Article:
Sunday, December 23, 2007

And Now for Something More Festive..

I have been crazy busy, but I thought it was time to post something a little more festive than my previous whine about inconsiderate real estate agents.

These are photos I took at one of the conservatories in the Christchurch Botanic Gardens yesterday. The staff have gone to quite an effort to make these displays. Poinsettias are out of season here, so trickery is involved in getting them to bloom so richly.

Monday, December 17, 2007

Bah Humbug!

I arrived home from work and Christmas shopping this evening to find a real estate agent's sign nailed to the corner of our fence. No, my husband hadn't put the house on the market in my absence. I had a fair idea of what was going on, but I had to inspect the sign more closely to check it out. It was, in fact, advertising a house for sale just up a private right of way which runs from the end of the cul de sac by our house.

It happened once before. We rang the estate agent to complain, obtained an apology for putting it there without our permission, but let it stay. After all, our beef was with the agent, not with the neighbours who were selling their house.

This time, I rang the day time phone number rather than the agent's cell phone. It costs money to ring a cell phone, whereas local calls to a landline are free. I got the answering service who had the agent call us back. My husband took the call.

Her explanation? Well, she was going to put the sign on the other side of the alley, and she was going to ask permission, but the neighbours said "the sign was there" (ie on our fence) "when we bought the place". "Yes" P said "and we complained then too, and were promised it wouldn't happen again". (Different agent, of course).

What is more, she gave some excuse about how the fence was along common property, ie the access lane. She seemed to think that this made the fence somewhat common property as well. That would be very nice. Maybe the neighbours would contribute funds to help us repair it, which it will be needing very soon. No? I didn't think so.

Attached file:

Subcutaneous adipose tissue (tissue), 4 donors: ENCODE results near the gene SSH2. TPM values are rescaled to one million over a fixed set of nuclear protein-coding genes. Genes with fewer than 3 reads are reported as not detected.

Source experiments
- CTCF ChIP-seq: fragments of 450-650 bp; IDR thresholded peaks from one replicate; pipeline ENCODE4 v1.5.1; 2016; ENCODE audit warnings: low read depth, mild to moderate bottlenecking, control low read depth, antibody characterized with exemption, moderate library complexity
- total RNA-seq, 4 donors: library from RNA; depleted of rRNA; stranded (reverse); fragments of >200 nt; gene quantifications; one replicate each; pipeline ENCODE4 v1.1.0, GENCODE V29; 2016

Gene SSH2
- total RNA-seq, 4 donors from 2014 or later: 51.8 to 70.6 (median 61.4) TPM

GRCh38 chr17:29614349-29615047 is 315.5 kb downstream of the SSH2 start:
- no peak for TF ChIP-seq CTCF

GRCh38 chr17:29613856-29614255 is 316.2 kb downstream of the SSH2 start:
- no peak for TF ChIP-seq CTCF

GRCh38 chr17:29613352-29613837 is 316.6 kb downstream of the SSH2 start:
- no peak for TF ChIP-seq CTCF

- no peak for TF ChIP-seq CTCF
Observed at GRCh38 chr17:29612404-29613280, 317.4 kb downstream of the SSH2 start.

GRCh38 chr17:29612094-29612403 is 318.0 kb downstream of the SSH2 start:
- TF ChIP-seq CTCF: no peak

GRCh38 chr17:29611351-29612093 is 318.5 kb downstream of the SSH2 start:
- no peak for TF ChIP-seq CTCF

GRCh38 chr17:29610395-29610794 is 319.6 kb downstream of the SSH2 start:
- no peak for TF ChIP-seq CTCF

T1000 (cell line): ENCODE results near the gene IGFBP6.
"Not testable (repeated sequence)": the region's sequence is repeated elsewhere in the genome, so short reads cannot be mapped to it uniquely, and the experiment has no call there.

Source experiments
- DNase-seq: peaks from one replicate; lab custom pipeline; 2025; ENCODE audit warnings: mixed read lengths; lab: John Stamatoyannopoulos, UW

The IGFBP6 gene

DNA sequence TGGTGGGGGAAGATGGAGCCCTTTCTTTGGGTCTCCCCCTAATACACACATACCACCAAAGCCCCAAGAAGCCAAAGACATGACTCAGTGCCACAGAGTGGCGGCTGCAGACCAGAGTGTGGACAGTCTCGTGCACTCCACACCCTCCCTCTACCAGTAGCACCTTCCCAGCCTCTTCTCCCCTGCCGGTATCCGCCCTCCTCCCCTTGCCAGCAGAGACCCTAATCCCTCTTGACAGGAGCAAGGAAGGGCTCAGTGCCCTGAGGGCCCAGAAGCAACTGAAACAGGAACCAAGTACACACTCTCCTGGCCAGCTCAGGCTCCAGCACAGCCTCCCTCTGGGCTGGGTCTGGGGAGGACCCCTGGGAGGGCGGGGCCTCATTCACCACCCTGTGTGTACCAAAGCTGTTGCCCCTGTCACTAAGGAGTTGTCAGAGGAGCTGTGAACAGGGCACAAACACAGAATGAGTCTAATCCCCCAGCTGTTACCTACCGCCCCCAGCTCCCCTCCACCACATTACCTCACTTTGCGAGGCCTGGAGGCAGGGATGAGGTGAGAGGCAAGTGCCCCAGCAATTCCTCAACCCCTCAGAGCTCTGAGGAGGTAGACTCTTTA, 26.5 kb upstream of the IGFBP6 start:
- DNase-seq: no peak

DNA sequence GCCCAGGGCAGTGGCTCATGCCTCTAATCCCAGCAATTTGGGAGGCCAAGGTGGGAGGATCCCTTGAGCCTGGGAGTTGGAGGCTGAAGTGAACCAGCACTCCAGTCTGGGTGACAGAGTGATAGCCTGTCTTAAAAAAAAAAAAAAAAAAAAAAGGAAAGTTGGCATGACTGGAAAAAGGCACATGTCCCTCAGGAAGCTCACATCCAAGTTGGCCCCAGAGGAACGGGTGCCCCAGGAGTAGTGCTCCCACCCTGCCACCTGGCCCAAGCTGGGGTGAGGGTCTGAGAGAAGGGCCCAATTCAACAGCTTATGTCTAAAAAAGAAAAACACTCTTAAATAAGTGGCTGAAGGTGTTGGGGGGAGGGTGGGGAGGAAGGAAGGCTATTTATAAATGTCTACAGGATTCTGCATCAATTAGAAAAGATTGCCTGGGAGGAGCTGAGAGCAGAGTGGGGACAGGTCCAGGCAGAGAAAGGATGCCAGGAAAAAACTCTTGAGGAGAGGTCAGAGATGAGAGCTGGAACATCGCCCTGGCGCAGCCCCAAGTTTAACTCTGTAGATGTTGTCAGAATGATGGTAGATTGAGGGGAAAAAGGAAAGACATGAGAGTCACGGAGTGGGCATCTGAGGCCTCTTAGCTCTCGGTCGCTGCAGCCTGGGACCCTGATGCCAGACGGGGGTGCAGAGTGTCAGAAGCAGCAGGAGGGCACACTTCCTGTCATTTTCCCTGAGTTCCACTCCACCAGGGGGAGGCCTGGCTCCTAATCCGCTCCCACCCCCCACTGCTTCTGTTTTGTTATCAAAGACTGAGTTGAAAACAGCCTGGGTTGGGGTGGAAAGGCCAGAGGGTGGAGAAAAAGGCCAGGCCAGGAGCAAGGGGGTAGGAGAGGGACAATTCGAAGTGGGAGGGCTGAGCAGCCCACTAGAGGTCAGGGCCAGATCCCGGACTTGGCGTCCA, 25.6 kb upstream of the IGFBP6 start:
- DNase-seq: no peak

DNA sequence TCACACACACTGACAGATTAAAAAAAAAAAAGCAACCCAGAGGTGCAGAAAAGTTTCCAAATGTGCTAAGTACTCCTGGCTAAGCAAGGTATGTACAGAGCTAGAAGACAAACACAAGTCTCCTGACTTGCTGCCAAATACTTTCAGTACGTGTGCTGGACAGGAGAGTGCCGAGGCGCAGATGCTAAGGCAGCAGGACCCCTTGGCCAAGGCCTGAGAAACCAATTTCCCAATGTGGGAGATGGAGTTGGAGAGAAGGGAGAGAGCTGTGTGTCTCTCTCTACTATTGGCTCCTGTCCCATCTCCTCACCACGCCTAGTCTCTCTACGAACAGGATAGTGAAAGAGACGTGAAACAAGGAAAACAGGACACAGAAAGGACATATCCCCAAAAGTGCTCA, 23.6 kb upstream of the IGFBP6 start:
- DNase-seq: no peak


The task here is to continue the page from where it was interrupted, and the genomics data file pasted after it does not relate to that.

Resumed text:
So, the sign is coming down. All she needed to do was ask nicely in the first place, maybe with a box of chocolates or packet of Christmas mince pies as a "thank you", and she would have no doubt been given permission. An arrow pointing up the lane to make it clear that it wasn't our house on the market would have helped, too. (The sign displayed the house number involved, but it wasn't all that obvious).

Our neighbours on the other side had their house on the market and it sold in a week. The house market is crazy around here, the estate agents are doing very nicely for not much work. Five minutes and a few dollars is surely not too much to ask?

Friday, December 14, 2007


I didn't really intend to take such a long blogger break in December, but one thing and another intervened. Once I stop posting regularly, it seems harder to get started again. with daily posts, I post the daily trivia, but none of that seems quite important enough for a weekly or less frequent post. Nothing for it but to jump in where I am.


A month ago our grapevine had large areas of curled up dead leaves where it had been caught by a late heavy frost in October. Now, I walk across the lawn and the brown grass crunches beneath my feet and blades snap off. The grape vine is covered in long curling tendrils coming across the yard to greet me.


Seen from my car - a blackbird swinging on a chain link fence, its long tail pivoting up and down for balance.

I went to check our electricity meter, having received an estimated bill (it saves on labour costs if they only read the meter once every two months). Inside the meter box were three small foil-wrapped Easter eggs. Where did those come from? I'd swear they weren't there the last time I looked a couple of months ago, so they strays missed in our Easter egg hunt. A mystery. What a shame they didn't seem quite edible any more.

Monday, December 03, 2007

Layers of History

The prompt over at read.write.poem this week was to "play with your parts". That is, to take three different parts of our lives - three towns, or three hobbies, or three jobs, or three people, and mix them up in one poem.

I have had some ideas but none of them have made them to a finished poem yet (or even a first draft). However, I realised that this poem which I wrote recently does mix up a number of different periods in history, so I thought it was at least partly relevant to the prompt to share it here.

And yes, it is a first draft, so suggestions will be considered.

The Crows at Stirling Castle

All afternoon the crows have been casting themselves
off the castle walls into the air. The tourists below
group in small knots around tartaned guides,
look down the steep cliffs but not up
to where the crows hover in dynamic stillness.
They are surfing the wind.

They are heedless of our attention,
they are heedless of the ox carts
that trundle up the steep slopes
with ale and salt herring,
of the bakers in the kitchen,
of the weavers in the tapestry workshop.

They hover above royal baptisms
and coronations, they scatter only briefly
when cannons hammer the castle walls.
A white feathered figure leaps to join them,
and plummets in a scatter of feathers
They disperse and regroup.

It is not “murder, murder” that they cry
as dark cloaked figures conspire in corners.
The crows have their own business to attend to,
hanging motionless in the updrafts
above the cliffs.